As we approach the New Year with all its resolutions, hopes and dreams (more about that later) ... perhaps a reflection on some of the idiocy of last year would be in order.
I normally don't provide a link to another web site, but in this case ~ the stories are worth reading in their home blog and perhaps you might find the site as interesting as I do. These three blood-pressure raising tales are true stories that have been published on the This Is True website. (OK, his copyright had something to do with it as well ~)
One involves police unable to release pictures of escaped murderers because....well, I'll let the spokesman speak for himself at the end of the story. Another involves a blind boy who is not being allowed to take his seeing eye dog to school (the principal wanted him arrested) and last but NOT least - a town deciding to go to plan B . . . at a lot more money.
Hopefully, you are intrigued to visit
Randy Cassingham's "This is True" Blog , and relish the stories ....
about New Year's later ~
Saturday, December 29, 2007
Ok, Maybe I'm Not Reading This Correctly ~ Early Morning Thoughts
Posted by wd at 12:48 AM No comments:
Labels: defining moments, funny, humor, thoughts, tolerance
Sunday, December 23, 2007
12 Days of Cutbacks ~
The 12 Days of Christmas Cutbacks
Effective immediately: the following economizing measures are being implemented in the "Twelve Days of Christmas" subsidiary:
The partridge will be retained, but the pear tree, which never produced the cash crop forecasted, will be replaced by a plastic hanging plant, providing considerable savings in maintenance;
Two turtle doves represent a redundancy that is simply not cost effective. In addition, their romance during working hours could not be condoned. The positions are, therefore, eliminated;
The three French hens will remain intact. After all, everyone loves the French;
The four calling birds will be replaced by an automated voice mail system, with a call waiting option. An analysis is underway to determine who the birds have been calling, how often and how long they talked;
The five golden rings have been put on hold by the Board of Directors. Maintaining a portfolio based on one commodity could have negative implications for institutional investors. Diversification into other precious metals, as well as a mix of T-Bills and high technology stocks, appear to be in order;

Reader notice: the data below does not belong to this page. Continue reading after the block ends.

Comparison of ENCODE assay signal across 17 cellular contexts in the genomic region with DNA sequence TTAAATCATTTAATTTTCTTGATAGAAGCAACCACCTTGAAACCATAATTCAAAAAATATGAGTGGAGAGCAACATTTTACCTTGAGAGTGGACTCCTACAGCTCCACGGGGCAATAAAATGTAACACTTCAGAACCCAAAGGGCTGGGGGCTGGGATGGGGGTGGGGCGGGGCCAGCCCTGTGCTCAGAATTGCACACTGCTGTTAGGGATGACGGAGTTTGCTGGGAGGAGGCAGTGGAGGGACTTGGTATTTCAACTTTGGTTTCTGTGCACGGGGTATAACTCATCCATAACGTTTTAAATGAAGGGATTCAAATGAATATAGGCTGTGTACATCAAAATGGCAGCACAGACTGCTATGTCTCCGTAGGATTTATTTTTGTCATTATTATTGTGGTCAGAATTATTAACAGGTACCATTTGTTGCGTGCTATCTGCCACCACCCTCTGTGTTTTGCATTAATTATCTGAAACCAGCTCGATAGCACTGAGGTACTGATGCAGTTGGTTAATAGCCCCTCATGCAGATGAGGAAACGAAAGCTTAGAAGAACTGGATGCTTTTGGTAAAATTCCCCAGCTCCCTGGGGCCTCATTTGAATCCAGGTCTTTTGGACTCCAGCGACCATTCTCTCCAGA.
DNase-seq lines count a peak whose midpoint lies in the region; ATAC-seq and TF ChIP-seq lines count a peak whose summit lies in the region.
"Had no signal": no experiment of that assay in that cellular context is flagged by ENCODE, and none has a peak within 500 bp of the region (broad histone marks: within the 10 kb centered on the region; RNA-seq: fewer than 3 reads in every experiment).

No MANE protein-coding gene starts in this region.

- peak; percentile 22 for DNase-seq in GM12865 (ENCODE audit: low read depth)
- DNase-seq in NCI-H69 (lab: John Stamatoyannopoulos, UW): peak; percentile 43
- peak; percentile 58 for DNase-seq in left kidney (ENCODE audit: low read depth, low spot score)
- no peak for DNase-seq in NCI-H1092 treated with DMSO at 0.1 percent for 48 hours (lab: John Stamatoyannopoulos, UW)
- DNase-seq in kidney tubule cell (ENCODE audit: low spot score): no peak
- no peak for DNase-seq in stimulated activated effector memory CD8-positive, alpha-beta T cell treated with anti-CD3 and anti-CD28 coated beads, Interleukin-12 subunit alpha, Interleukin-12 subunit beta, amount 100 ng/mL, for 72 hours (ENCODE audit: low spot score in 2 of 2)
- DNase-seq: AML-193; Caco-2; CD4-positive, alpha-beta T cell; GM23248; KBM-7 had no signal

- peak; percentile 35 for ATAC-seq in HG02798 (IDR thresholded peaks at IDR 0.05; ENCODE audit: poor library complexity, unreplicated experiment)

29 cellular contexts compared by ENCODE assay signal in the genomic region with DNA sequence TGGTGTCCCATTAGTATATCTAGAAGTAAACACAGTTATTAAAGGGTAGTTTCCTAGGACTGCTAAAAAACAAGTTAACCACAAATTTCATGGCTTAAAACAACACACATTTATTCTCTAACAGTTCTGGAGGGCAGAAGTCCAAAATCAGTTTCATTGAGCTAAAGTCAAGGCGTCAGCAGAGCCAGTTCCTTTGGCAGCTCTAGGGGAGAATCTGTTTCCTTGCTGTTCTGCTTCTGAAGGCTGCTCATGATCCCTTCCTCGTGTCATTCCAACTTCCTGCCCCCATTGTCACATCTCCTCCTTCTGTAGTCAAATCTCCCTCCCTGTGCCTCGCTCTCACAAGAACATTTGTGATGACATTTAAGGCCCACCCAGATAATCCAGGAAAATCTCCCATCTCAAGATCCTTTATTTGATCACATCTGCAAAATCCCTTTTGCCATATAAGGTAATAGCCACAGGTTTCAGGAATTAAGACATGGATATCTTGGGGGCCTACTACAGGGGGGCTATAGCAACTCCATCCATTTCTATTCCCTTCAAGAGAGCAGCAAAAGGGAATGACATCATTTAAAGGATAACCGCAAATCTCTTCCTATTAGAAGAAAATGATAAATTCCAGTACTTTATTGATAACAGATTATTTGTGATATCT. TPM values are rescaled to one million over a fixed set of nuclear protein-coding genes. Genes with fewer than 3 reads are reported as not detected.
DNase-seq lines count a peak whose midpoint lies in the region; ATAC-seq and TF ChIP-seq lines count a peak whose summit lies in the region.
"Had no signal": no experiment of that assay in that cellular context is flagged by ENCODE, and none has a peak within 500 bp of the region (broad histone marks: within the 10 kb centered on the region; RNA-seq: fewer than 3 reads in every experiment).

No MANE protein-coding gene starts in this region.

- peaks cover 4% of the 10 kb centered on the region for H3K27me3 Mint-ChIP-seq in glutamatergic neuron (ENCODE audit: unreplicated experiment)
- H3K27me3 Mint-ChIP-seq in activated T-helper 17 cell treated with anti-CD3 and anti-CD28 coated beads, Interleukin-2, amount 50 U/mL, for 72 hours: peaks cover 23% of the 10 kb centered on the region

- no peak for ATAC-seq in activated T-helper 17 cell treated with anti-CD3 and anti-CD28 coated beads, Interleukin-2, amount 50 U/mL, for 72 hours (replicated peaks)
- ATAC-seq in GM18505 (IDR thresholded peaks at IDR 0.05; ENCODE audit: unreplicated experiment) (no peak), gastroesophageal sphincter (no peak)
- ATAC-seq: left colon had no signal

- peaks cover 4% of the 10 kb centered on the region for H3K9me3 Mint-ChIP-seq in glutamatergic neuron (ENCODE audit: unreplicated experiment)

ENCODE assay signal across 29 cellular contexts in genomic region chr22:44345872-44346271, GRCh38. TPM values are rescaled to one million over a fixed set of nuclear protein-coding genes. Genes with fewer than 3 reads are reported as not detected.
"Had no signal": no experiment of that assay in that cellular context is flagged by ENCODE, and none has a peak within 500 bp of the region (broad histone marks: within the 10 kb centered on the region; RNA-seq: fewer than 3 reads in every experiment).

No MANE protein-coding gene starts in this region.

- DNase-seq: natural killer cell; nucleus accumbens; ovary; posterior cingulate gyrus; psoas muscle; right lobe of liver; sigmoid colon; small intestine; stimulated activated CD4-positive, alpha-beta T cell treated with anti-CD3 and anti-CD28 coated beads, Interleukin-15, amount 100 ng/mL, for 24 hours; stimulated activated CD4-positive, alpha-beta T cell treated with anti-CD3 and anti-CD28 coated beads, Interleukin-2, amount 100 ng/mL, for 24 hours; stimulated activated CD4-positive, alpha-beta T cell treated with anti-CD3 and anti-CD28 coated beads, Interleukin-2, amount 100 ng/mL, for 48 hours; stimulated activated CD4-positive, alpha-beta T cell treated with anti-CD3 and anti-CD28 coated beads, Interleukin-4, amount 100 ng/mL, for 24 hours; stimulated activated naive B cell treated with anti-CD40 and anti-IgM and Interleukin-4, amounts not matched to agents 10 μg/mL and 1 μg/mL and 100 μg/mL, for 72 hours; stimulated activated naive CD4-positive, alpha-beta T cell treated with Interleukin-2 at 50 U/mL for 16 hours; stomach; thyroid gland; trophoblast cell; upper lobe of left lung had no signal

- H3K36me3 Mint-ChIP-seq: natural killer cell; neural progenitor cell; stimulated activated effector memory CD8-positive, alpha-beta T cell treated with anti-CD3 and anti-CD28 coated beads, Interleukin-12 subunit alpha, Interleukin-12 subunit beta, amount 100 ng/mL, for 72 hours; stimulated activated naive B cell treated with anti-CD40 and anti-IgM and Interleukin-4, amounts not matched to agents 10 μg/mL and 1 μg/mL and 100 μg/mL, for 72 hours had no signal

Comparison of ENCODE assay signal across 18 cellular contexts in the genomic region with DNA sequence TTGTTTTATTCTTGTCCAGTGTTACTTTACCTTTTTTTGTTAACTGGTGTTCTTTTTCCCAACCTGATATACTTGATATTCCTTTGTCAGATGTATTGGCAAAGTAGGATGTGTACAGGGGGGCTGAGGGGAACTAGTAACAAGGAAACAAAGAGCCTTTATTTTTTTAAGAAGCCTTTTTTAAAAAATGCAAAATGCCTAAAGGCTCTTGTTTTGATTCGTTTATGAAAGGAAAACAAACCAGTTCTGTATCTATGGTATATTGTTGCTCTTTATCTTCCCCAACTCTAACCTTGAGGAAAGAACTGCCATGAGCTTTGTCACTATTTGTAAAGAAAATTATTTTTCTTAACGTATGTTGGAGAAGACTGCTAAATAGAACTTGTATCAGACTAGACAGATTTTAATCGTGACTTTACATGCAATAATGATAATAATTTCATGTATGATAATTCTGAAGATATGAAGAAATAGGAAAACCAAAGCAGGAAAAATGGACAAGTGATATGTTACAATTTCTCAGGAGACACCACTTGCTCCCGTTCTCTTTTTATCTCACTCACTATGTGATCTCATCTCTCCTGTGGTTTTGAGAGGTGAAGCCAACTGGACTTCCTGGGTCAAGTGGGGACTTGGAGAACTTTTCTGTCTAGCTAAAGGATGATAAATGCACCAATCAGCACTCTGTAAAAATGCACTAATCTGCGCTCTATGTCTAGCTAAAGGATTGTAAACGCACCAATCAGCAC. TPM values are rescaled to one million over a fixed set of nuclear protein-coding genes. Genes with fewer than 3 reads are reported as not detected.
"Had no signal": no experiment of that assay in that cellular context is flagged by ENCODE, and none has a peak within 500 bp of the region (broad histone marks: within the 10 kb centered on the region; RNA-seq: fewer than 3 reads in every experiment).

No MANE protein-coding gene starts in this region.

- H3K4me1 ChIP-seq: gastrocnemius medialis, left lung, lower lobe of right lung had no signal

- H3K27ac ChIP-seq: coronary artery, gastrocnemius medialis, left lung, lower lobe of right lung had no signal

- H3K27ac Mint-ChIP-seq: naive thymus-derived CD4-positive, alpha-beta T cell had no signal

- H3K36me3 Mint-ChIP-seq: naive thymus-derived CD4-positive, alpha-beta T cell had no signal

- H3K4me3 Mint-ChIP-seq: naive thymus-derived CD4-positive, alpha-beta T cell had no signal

The six geese-a-laying constitutes a luxury which can no longer be afforded. It has long been felt that the production rate of one egg per goose per day was an example of the general decline in productivity. Three geese will be let go, and an upgrading in the selection procedure by personnel will assure management that, from now on, every goose it gets will be a good one;
The seven swans-a-swimming is obviously a number chosen in better times. The function is primarily decorative. Mechanical swans are on order. The current swans will be retrained to learn some new strokes, thereby enhancing their outplacement;
As you know, the eight maids-a-milking concept has been under heavy scrutiny by the EEOC. A male/female balance in the workforce is being sought. The more militant maids consider this a dead-end job with no upward mobility. Automation of the process may permit the maids to try a-mending, a-mentoring or a-mulching;
Nine ladies dancing has always been an odd number. This function will be phased out as these individuals grow older and can no longer do the steps;
Ten Lords-a-leaping is overkill. The high cost of Lords, plus the expense of international air travel, prompted the Compensation Committee to suggest replacing this group with ten out-of-work congressmen. While leaping ability may be somewhat sacrificed, the savings are significant as we expect an oversupply of unemployed congressmen this year;
Eleven pipers piping and twelve drummers drumming is a simple case of the band getting too big. A substitution with a string quartet, a cutback on new music, and no uniforms, will produce savings which will drop right to the bottom line;
Overall we can expect a substantial reduction in assorted people, fowl, animals and related expenses. Though incomplete, studies indicate that stretching deliveries over twelve days is inefficient. If we can drop ship in one day, service levels will be improved.
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